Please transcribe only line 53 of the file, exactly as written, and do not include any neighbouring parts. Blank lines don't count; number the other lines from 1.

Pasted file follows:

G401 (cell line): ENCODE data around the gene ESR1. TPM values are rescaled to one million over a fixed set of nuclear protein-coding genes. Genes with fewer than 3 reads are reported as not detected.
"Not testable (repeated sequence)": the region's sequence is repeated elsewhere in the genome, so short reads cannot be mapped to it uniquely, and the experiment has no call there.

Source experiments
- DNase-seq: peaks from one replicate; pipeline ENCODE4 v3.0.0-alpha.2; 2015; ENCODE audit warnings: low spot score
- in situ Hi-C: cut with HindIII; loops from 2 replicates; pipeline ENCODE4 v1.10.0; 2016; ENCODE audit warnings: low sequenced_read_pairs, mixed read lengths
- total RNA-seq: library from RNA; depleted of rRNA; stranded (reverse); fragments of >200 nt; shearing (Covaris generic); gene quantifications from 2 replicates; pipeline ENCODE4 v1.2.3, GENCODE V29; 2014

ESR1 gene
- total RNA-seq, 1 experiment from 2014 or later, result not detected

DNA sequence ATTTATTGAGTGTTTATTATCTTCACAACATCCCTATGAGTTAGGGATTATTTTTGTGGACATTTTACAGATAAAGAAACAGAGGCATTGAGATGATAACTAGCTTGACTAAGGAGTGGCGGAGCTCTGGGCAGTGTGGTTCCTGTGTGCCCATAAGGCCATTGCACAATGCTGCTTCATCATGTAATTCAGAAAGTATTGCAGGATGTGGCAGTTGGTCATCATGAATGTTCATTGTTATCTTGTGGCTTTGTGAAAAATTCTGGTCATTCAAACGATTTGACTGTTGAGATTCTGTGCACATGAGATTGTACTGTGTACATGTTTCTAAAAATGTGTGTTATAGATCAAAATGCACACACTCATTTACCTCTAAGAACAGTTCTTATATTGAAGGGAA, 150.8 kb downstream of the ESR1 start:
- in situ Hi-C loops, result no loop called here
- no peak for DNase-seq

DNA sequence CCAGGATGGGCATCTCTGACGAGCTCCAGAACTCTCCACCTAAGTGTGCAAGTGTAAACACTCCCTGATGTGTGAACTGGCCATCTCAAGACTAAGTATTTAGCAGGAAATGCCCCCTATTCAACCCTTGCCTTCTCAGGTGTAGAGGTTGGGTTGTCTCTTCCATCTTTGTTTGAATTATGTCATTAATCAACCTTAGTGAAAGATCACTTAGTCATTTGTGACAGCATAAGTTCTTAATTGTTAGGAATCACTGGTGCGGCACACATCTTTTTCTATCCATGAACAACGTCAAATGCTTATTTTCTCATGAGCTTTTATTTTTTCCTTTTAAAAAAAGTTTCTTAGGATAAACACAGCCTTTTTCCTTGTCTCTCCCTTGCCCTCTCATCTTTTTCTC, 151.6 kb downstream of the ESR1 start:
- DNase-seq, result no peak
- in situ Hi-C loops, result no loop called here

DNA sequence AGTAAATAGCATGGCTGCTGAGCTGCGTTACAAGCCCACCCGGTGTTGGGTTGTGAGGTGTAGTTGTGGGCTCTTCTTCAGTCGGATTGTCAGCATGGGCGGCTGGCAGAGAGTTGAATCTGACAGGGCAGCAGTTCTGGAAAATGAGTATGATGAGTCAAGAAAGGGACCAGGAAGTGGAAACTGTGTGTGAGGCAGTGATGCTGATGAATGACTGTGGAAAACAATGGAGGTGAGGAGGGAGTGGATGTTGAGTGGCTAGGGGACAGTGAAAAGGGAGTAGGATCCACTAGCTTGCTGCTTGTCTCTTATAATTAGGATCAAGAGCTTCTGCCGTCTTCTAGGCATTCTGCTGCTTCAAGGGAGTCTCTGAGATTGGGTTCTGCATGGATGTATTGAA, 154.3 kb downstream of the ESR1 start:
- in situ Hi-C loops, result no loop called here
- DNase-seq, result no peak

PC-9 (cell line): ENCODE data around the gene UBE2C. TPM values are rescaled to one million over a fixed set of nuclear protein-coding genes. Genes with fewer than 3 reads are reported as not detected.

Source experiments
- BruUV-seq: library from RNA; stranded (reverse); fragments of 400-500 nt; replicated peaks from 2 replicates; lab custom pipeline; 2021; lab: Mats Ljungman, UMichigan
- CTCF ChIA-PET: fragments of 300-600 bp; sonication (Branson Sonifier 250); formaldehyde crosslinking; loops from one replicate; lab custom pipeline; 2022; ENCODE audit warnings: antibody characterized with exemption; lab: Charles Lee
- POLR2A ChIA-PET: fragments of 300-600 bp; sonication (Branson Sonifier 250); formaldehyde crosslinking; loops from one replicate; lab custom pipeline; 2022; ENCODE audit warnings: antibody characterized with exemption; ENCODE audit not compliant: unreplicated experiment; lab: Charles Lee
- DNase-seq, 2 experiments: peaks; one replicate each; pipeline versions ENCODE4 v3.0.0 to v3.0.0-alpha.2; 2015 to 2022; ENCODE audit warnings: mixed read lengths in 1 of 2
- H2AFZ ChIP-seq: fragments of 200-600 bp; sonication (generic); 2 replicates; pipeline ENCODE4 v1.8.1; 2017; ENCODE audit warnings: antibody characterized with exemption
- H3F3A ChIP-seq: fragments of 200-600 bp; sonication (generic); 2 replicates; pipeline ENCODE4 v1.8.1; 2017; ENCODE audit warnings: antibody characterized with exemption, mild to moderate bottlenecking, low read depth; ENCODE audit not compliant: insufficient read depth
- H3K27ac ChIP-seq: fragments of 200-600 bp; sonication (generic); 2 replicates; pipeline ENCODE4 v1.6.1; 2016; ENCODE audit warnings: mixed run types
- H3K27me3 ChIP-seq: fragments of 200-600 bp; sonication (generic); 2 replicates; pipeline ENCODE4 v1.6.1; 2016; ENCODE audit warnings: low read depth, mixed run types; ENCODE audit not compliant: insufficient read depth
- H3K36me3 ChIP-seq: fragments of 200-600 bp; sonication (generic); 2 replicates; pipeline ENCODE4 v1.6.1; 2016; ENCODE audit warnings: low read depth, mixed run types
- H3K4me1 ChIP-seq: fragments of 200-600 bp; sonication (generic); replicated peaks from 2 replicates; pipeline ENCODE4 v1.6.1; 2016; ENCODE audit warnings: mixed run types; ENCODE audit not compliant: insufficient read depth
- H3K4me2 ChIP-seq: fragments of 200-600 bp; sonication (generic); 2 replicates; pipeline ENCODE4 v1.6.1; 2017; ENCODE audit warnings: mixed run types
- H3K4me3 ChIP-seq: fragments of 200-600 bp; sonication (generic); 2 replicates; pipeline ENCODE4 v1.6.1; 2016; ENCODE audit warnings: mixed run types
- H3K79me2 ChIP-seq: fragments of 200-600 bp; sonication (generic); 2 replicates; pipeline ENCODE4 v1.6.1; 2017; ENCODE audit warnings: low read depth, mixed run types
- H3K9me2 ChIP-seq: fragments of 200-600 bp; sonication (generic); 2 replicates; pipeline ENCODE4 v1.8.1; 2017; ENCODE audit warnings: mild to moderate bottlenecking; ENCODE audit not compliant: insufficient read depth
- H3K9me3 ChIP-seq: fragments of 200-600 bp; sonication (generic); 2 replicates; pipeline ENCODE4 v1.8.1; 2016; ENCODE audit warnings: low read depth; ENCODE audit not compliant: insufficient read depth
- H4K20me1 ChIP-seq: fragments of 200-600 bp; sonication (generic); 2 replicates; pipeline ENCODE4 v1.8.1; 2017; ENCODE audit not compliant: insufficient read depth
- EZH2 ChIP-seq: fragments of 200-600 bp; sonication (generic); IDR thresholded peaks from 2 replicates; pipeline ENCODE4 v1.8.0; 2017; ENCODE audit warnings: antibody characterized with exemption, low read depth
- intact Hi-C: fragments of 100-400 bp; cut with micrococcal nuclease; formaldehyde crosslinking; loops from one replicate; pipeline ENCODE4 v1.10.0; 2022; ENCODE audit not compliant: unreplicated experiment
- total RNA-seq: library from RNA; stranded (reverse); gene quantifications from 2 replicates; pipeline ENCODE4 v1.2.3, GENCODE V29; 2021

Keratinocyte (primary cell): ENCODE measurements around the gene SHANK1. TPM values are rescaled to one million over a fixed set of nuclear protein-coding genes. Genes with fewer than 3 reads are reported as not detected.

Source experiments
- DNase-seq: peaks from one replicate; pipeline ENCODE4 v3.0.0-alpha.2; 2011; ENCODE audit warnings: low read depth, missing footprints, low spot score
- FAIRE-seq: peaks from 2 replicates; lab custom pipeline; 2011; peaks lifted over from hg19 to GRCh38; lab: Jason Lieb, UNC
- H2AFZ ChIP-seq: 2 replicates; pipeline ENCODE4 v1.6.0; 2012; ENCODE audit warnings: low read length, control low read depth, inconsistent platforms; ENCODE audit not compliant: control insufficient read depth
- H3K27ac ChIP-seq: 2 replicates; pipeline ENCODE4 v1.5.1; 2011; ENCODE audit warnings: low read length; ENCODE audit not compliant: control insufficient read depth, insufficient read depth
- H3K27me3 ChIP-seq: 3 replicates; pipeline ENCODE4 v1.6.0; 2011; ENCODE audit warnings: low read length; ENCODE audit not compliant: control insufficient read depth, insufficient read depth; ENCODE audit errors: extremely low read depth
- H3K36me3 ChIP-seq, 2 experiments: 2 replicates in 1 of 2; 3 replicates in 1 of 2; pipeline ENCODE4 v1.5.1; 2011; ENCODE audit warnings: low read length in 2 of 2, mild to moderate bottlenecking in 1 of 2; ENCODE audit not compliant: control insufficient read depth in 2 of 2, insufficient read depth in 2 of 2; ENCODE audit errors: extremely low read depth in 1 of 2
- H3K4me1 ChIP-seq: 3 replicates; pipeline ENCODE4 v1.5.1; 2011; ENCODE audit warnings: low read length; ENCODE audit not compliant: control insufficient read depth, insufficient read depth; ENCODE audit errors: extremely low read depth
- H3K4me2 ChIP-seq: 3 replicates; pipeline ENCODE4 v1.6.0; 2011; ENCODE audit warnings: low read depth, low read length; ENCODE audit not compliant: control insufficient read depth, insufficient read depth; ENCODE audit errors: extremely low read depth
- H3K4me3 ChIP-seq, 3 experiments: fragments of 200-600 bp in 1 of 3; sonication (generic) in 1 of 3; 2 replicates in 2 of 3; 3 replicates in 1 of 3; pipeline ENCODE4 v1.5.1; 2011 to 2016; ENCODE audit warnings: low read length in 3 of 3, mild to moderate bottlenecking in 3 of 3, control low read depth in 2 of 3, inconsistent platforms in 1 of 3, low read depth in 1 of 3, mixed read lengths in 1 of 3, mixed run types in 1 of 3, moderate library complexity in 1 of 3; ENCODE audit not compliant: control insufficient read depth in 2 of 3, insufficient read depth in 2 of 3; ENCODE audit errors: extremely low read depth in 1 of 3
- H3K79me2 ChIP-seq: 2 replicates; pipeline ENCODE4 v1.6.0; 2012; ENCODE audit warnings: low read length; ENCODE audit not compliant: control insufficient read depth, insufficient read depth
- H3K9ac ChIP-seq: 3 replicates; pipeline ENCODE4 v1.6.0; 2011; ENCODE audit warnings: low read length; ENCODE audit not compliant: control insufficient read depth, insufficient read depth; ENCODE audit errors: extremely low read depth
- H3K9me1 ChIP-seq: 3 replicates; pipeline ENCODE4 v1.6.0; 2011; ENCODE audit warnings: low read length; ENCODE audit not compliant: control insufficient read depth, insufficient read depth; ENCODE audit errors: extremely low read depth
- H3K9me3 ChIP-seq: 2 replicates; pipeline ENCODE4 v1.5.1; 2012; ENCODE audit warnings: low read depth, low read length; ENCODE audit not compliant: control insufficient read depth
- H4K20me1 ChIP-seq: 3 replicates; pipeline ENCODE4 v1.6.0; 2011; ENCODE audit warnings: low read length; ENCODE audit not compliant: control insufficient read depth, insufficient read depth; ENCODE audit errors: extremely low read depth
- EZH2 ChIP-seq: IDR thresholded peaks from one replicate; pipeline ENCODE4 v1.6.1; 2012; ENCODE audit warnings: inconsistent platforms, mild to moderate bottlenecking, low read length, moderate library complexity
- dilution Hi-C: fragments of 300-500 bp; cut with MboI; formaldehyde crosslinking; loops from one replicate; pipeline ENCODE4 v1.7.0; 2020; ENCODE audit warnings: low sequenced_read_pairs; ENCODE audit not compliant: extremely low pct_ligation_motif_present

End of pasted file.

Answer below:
- H3K9me3 ChIP-seq: 2 replicates; pipeline ENCODE4 v1.5.1; 2012; ENCODE audit warnings: low read depth, low read length; ENCODE audit not compliant: control insufficient read depth